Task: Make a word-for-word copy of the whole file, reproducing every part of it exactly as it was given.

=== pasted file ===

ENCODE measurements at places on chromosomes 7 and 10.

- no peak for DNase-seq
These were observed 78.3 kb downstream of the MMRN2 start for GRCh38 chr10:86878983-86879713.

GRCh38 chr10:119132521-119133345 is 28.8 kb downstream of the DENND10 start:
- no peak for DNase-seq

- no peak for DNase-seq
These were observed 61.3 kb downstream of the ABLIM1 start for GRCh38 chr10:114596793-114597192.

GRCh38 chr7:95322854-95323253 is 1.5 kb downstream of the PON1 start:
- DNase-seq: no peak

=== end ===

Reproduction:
ENCODE measurements at places on chromosomes 7 and 10.

- no peak for DNase-seq
These were observed 78.3 kb downstream of the MMRN2 start for GRCh38 chr10:86878983-86879713.

GRCh38 chr10:119132521-119133345 is 28.8 kb downstream of the DENND10 start:
- no peak for DNase-seq

- no peak for DNase-seq
These were observed 61.3 kb downstream of the ABLIM1 start for GRCh38 chr10:114596793-114597192.

GRCh38 chr7:95322854-95323253 is 1.5 kb downstream of the PON1 start:
- DNase-seq: no peak